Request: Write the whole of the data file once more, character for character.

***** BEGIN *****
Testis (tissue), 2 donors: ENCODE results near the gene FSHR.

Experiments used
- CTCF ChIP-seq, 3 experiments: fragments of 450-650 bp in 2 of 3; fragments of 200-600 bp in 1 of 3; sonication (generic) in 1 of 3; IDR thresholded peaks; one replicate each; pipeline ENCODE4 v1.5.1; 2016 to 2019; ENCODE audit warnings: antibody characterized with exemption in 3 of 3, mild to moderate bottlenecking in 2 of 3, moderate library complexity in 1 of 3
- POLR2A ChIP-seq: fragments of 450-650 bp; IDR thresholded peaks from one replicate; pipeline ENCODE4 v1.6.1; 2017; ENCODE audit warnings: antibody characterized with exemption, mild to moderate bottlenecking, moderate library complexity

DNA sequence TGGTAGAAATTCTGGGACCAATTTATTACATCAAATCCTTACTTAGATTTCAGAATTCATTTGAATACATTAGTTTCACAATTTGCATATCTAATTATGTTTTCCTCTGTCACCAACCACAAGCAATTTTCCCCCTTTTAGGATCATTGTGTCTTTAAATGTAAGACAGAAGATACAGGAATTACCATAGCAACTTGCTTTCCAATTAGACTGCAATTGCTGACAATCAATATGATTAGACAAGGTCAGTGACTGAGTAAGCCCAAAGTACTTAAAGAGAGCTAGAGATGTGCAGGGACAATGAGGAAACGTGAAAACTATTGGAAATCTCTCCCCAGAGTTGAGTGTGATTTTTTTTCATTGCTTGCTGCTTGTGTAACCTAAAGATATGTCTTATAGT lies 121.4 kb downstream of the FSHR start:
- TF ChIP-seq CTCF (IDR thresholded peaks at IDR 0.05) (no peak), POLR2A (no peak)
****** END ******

Testis (tissue), 2 donors: ENCODE results near the gene FSHR.

Experiments used
- CTCF ChIP-seq, 3 experiments: fragments of 450-650 bp in 2 of 3; fragments of 200-600 bp in 1 of 3; sonication (generic) in 1 of 3; IDR thresholded peaks; one replicate each; pipeline ENCODE4 v1.5.1; 2016 to 2019; ENCODE audit warnings: antibody characterized with exemption in 3 of 3, mild to moderate bottlenecking in 2 of 3, moderate library complexity in 1 of 3
- POLR2A ChIP-seq: fragments of 450-650 bp; IDR thresholded peaks from one replicate; pipeline ENCODE4 v1.6.1; 2017; ENCODE audit warnings: antibody characterized with exemption, mild to moderate bottlenecking, moderate library complexity

DNA sequence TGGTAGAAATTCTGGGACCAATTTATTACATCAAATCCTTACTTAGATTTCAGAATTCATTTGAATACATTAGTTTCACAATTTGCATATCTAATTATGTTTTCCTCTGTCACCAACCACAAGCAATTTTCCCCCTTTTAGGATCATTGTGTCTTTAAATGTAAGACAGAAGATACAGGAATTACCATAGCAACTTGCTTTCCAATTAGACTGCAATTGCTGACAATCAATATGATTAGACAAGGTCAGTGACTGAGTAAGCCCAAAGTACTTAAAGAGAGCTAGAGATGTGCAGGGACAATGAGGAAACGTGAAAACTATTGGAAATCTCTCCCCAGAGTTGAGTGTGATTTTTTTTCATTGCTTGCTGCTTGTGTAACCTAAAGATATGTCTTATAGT lies 121.4 kb downstream of the FSHR start:
- TF ChIP-seq CTCF (IDR thresholded peaks at IDR 0.05) (no peak), POLR2A (no peak)